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The world’s population is about to reach a breathtaking milestone

The world population will reach 8 billion on November 15, 2022, according to the UN. While this figure is a clear indicator of success in public health and development, it also poses a challenge for sustainability and social and economic growth.

Despite the uncertainties regarding fertility and mortality trends around the world, previous United Nations population estimates were quite accurate.

“Thirty years ago, in his 1992 revision of the World Population Prospects, we predicted that world population would reach 8 billion by the start of 2020,” said Bela Hovy, of the Economics Department’s Population Division. and Social Affairs of the United Nations. Pleasemynews.

“There are many uncertainties about population data and population estimates for many countries and regions, so even the year it reaches 8 billion should be taken with caution,” said Tomas Sobotka, senior fellow at the Wittgenstein Center. for Demography and Global Human Capital. , Told Pleasemynews. “But, based on the best available data and estimates, we can conclude that the world is reaching 8 billion this year.”

As recently as 1950, the world population was only 2.5 billion. It has since increased by more than 300%. Fortunately, Hovy said the rate of that increase is starting to slow.

“While the world’s population continues to grow, it is now growing at a slower rate than in recent decades. In 2020, the world population growth rate fell below 1% per year for the first time since 1950…Based on past and recent demographic trajectories, the world population is projected to reach 9 billion by 2037.”

Population growth is expected to peak in the 2080s, when it reaches around 10.4 billion.

“The figure of 8 billion for the world population comes from the aggregation of the populations of all countries and regions of the world,” he said.

“The production of quality population estimates and projections depends on the collection of reliable and timely demographic data… In the 2022 revision of the World Population Prospects, 1,758 population censuses were taken into account. Information on births and deaths from civil registration and vital statistics systems from 169 countries and demographic indicators from 2,890 surveys were considered in this assessment.”

However, the data set is still incomplete.

“While a large amount of data has been taken into account, gaps remain,” Hovy said. “Collecting basic demographic information remains a challenge…Less than three-quarters of all births that take place in the world are correctly registered, and only two-thirds of all deaths are registered.”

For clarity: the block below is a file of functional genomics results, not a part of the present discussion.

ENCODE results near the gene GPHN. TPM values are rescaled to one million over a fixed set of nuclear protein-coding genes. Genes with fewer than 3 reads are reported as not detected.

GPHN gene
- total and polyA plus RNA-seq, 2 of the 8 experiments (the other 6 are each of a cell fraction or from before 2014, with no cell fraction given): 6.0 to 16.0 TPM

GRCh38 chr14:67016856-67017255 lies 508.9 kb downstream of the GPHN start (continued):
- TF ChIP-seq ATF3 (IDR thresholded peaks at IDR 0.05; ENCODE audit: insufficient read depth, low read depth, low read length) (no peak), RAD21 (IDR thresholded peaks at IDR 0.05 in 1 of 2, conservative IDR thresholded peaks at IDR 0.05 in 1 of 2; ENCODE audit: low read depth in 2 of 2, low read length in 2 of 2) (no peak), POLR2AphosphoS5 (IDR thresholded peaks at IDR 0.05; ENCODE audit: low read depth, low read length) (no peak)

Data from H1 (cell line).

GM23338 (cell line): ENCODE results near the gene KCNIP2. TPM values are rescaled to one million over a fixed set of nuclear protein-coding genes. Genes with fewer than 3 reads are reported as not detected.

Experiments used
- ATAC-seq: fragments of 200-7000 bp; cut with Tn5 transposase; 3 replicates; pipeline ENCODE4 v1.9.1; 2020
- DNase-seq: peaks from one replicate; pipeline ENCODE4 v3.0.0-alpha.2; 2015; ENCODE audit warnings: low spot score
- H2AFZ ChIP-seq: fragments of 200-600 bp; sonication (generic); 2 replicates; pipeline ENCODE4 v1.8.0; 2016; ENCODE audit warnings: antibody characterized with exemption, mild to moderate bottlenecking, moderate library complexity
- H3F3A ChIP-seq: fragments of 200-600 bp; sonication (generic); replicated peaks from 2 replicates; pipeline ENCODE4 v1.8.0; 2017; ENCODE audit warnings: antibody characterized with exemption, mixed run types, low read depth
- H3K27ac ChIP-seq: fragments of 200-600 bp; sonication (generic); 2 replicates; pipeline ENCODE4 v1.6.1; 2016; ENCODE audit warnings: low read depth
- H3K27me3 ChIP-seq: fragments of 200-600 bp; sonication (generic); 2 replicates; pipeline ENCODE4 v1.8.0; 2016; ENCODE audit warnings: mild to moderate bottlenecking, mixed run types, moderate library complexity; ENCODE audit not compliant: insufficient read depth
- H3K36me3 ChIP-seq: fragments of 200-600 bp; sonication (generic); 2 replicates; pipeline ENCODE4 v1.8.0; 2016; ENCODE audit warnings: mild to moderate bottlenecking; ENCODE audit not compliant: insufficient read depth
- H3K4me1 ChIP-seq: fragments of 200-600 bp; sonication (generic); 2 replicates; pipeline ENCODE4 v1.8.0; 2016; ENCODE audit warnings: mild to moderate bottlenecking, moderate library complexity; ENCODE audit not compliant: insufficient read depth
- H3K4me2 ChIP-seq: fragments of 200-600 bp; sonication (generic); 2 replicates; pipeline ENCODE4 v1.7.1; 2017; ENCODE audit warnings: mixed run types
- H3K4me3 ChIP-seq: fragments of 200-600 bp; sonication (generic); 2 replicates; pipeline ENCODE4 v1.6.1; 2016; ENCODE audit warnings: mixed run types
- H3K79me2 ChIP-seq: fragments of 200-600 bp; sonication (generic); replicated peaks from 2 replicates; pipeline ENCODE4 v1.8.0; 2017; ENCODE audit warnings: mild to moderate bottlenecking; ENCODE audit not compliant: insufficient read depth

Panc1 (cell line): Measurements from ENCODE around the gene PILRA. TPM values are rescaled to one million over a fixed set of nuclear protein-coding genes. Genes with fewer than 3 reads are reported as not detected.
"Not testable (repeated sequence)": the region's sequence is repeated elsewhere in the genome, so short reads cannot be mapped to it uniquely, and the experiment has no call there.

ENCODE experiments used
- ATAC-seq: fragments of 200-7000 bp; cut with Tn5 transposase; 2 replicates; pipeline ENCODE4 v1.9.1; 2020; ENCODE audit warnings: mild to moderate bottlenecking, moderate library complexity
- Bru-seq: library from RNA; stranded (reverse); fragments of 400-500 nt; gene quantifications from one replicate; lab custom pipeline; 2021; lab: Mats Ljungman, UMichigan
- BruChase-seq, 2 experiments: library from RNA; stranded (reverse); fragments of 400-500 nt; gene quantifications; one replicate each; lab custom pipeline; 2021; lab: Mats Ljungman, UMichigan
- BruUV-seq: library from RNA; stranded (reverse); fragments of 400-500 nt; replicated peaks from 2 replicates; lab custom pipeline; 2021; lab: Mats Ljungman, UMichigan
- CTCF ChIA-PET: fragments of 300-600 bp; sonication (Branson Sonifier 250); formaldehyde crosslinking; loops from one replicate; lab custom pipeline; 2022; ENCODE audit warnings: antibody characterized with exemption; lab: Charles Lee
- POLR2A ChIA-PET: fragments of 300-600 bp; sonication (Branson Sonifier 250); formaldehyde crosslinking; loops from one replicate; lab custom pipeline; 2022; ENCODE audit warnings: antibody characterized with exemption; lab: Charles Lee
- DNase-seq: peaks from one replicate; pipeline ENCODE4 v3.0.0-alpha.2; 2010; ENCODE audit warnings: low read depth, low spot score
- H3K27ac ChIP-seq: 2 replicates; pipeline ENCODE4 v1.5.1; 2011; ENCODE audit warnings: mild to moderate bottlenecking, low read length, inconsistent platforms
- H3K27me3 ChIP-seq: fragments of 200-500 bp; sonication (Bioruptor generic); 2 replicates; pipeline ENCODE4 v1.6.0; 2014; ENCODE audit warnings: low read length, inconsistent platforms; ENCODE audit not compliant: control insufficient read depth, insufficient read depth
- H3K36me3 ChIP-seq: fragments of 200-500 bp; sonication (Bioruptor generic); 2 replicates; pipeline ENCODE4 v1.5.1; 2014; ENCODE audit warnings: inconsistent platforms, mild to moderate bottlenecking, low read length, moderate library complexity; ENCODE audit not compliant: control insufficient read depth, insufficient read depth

Reaching a population of 8 billion is a major milestone.

“It calls for a celebration as a major success in public health, improvements in sanitation and disease control, better access to clean water, and the development of antibiotics and vaccines,” Hovy said.

Such advances in health are essential for social and economic development, but population growth is also putting pressure on our planet. On average, each person on Earth is responsible for emitting four and a half tons of carbon dioxide each year, and with each new person we can expect emissions to increase.

However, an individual’s actual contribution varies greatly depending on the country in which they live. For example, a person living in the United States is responsible for emitting 14.24 tons per year, while a person living in the Democratic Republic of Congo emits only 0.03 tons.

“It would be a huge challenge if a world of 8 billion people had a standard of living similar to high-income countries, due to unsustainable production and consumption patterns in those countries,” Hovy said.

“Future growth in the world’s population will take place primarily in low-income and lower-middle-income countries,” he said.

While people in these countries tend to emit less carbon dioxide on average, population growth in these regions comes with other problems.

Sobotka said, “Future population growth will be heavily concentrated in counties with high fertility today, particularly in sub-Saharan Africa, and a few low- and middle-income countries in Asia. These are also the regions where the future pressure of population growth on resources, food production and possible violent conflicts will be greatest.”

There are also concerns about how we will produce enough food to feed our growing population. In 2021, around 828 million people faced hunger worldwide.

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